Teiyu Goto; the man who gave Sony wings

From the launch of the PlayStation 1 back in 1994 (in Japan) the winged controller with its iconic buttons is still the basis of Sony’s peripherals and has barely changed in 14 years. Analog sticks, rumble and most recently motion sensing have been added but we’re still holding onto fundamentally the same design. The man behind all three PlayStations and their controllers is Teiyu Goto who recently sat down with Famitsu (via 1up.com) to regale his reasonings labeling buttons with shapes instead of letters and why the controllers have those palm-fitting wings. Similarities between the SNES and PS1 pads aren’t coincidental as Sony wanted gamers to upgrade from Nintendo’s little grey box to their flatter grey box but the handles of Sony’s controllers were almost scrapped: “[management] said it had to be a standard type of design, or gamers wouldn’t accept it,” said Goto. He continued with how then-boss Norio Ohga preferred his design featuring the wings over Sony’s flat version. If he hadn’t been so persistent, we may have had a very different looking gamepad.

The idea of using shapes in place of letters or numbers on the buttons is far more logical than you might imagine. I always thought they were part of an elaborate promotional campaign that Sony are becoming infamous for but in fact, it’s really quite simple. The X represents no or cancel and O is yes or a sort of confirmation. That’s why a lot of Japanese games at the time had you pressing O to proceed through menus. Speaking of which, Goto said: “Square refers to a piece of paper; I had it represent menus or documents,” and Triangle at the top is Goto’s icon for the player’s head representing their viewpoint. Simple really.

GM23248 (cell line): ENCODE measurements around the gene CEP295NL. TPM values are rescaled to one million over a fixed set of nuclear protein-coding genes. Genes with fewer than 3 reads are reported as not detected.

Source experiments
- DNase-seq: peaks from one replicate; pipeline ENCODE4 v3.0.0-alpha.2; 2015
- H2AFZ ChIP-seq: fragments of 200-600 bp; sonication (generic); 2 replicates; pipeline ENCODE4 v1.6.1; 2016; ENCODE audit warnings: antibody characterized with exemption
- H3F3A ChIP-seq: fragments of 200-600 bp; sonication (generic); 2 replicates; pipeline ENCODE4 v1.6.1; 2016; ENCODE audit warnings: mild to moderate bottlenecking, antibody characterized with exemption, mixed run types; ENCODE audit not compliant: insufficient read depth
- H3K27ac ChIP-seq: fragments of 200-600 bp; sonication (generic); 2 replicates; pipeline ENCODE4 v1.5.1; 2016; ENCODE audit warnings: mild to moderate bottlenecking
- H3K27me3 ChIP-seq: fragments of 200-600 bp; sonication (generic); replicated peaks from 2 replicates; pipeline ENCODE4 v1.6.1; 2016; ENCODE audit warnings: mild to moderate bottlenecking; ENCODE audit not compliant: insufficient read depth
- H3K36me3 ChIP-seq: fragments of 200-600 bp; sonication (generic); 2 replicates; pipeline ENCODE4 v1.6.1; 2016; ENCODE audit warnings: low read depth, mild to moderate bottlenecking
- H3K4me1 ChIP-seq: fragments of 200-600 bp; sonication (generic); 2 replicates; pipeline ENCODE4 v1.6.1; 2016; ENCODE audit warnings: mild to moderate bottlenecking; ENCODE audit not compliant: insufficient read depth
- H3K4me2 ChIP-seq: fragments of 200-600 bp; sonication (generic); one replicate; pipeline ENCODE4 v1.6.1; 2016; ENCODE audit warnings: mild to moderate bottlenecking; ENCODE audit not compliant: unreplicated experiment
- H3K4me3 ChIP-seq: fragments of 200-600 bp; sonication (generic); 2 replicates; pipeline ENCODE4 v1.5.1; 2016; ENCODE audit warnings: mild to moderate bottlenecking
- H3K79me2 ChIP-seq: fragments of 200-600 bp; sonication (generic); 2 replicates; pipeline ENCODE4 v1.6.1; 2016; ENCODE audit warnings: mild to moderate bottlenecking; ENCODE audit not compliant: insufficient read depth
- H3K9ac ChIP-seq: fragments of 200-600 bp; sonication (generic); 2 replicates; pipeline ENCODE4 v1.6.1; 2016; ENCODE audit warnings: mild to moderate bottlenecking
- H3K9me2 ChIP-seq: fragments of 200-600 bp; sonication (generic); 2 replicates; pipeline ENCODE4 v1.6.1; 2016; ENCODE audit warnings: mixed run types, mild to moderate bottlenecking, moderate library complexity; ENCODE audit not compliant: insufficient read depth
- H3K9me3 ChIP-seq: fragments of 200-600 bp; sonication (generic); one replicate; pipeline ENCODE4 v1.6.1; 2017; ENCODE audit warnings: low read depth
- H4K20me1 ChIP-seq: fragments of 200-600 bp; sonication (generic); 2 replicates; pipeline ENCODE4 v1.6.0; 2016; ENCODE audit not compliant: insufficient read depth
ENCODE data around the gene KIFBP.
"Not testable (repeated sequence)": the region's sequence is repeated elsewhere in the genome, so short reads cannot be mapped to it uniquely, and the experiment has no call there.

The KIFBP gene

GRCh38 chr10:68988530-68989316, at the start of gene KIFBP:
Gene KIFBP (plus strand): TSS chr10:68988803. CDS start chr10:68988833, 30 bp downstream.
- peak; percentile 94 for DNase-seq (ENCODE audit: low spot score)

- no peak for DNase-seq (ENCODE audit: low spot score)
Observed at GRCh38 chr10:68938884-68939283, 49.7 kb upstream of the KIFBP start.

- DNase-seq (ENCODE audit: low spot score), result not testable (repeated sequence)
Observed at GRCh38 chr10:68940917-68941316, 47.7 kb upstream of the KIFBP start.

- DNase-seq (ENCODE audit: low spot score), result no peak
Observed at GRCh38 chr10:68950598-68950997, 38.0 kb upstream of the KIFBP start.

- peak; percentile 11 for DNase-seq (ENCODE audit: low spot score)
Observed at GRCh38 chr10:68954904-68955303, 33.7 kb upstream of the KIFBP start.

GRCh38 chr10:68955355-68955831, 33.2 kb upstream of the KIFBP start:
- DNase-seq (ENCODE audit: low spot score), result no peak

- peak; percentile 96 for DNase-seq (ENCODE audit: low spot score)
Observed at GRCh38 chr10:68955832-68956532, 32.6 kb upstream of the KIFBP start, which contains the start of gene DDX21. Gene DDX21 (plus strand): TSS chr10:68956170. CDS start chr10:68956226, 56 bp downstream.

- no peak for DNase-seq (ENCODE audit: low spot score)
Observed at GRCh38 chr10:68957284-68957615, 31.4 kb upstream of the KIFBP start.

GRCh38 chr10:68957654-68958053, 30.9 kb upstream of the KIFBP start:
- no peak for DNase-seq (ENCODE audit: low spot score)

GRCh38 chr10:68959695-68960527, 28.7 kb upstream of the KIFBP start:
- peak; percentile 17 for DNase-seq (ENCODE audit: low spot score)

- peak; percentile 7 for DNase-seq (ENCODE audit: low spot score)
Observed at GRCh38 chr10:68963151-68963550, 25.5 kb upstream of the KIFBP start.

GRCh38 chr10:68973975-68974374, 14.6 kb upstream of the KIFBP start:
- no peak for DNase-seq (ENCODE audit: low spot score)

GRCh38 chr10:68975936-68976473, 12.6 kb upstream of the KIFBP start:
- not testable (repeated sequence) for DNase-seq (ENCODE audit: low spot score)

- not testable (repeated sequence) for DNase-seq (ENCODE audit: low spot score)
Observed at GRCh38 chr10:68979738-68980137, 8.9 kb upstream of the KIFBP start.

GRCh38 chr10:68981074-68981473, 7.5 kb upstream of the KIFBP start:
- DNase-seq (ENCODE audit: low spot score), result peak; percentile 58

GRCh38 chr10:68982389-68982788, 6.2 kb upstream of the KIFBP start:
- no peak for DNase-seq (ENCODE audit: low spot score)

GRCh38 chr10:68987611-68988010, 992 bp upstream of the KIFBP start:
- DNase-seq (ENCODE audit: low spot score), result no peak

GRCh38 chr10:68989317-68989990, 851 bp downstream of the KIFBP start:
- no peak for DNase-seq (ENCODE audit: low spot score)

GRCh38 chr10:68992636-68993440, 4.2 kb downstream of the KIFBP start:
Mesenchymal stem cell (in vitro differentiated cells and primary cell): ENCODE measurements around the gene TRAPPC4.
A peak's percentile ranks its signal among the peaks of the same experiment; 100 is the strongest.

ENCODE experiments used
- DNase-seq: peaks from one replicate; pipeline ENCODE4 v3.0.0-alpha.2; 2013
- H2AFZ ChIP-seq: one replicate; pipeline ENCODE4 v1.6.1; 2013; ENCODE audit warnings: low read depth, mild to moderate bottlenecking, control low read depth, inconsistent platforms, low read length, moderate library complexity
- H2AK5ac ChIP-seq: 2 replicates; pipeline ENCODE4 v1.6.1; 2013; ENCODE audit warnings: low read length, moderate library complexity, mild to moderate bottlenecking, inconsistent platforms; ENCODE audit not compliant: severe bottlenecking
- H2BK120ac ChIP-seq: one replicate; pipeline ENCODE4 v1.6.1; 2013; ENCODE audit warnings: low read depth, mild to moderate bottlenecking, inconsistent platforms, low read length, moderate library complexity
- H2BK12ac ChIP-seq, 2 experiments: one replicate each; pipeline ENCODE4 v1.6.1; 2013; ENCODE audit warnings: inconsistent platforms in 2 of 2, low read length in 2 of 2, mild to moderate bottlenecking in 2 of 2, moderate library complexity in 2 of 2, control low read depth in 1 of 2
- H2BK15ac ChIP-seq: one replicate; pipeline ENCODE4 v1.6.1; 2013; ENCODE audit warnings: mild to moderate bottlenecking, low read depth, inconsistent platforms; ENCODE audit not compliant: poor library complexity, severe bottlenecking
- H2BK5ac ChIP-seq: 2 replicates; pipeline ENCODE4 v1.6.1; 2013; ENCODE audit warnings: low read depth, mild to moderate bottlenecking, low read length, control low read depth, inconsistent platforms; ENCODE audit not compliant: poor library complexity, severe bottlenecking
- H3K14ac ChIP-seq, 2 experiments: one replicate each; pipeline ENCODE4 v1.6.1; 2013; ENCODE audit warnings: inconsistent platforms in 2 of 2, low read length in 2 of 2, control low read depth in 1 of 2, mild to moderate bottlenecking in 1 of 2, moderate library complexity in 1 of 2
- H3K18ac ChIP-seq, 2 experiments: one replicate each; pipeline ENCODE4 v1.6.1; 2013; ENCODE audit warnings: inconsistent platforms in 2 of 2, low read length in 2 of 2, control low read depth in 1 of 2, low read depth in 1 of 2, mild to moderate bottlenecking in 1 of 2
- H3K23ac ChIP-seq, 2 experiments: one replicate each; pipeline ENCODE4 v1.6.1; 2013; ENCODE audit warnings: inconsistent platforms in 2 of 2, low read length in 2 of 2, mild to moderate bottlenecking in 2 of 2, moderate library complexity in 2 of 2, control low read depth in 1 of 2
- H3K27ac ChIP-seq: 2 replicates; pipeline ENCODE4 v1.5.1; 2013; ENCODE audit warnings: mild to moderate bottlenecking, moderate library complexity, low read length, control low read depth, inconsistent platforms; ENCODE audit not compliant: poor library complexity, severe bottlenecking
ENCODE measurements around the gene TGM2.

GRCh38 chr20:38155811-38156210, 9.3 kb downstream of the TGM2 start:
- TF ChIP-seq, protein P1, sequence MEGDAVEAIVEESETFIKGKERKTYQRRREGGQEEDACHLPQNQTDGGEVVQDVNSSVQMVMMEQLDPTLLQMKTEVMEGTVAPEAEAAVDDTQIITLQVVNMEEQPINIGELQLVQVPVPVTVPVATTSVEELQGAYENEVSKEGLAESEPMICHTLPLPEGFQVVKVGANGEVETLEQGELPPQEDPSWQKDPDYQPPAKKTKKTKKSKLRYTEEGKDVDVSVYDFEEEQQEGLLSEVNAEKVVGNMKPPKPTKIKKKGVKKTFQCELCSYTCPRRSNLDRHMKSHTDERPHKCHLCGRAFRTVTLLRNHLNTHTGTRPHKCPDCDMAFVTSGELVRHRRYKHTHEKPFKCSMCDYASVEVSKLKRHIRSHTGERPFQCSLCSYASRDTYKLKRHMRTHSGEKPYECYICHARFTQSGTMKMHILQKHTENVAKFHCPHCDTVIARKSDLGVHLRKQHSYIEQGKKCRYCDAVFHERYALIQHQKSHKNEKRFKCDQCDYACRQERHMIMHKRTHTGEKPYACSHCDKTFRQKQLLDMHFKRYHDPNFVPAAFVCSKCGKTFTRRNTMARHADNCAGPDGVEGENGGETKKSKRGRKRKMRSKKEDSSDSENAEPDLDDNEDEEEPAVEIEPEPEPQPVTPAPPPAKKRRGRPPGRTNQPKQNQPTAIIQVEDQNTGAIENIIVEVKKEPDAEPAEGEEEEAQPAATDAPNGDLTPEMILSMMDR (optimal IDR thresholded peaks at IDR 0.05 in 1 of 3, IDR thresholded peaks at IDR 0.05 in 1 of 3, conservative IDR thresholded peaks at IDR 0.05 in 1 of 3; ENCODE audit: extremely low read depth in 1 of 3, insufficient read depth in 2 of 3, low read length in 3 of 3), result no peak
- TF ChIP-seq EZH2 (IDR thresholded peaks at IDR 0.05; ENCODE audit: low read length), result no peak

Four shapes that started off a mere iconography have now become a key part of the Sony brand. Let’s tip our hats to the genius of Teiyu Goto.

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